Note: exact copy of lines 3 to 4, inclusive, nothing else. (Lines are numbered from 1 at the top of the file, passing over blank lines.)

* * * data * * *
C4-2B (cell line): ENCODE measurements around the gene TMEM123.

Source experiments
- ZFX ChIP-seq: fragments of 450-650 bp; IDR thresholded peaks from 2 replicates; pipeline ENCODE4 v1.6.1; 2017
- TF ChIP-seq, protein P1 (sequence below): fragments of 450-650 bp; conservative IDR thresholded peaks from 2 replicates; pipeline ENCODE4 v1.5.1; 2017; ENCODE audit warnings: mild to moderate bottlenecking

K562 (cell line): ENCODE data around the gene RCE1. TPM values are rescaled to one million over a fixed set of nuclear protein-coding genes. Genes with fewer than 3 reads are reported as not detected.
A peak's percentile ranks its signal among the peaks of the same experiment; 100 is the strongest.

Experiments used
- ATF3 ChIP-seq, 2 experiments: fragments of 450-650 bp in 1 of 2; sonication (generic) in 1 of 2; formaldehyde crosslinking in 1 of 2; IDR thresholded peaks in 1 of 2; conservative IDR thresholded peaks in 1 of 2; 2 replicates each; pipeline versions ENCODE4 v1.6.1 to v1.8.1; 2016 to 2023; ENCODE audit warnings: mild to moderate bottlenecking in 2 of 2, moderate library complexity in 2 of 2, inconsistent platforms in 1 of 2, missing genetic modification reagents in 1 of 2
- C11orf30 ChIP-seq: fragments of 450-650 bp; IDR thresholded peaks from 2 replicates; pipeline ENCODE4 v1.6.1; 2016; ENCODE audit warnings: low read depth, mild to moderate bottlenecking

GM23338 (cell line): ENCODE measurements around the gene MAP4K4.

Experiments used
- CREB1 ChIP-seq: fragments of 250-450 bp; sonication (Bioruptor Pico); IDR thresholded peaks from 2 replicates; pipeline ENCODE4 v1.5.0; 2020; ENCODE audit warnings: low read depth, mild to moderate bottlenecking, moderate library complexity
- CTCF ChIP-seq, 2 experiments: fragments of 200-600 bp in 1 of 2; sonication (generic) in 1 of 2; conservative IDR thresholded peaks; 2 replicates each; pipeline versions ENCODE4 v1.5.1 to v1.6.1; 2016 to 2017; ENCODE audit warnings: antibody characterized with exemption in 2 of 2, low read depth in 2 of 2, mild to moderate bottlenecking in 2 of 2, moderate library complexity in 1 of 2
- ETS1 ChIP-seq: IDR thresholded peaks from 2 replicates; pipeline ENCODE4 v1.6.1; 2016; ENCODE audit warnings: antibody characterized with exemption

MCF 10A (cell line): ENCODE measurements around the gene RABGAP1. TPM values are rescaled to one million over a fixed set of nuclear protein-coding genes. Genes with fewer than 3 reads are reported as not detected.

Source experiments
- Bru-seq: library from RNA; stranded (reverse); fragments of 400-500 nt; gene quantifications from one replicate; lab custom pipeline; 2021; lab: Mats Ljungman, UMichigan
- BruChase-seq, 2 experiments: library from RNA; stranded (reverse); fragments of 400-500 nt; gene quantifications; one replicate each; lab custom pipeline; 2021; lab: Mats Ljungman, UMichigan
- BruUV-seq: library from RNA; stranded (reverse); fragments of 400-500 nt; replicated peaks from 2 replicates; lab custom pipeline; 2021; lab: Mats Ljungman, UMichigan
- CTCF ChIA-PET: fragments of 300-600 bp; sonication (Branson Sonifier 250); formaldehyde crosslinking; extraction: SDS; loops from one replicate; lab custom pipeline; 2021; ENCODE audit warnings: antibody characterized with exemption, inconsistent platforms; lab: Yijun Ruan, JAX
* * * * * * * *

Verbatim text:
- ZFX ChIP-seq: fragments of 450-650 bp; IDR thresholded peaks from 2 replicates; pipeline ENCODE4 v1.6.1; 2017
- TF ChIP-seq, protein P1 (sequence below): fragments of 450-650 bp; conservative IDR thresholded peaks from 2 replicates; pipeline ENCODE4 v1.5.1; 2017; ENCODE audit warnings: mild to moderate bottlenecking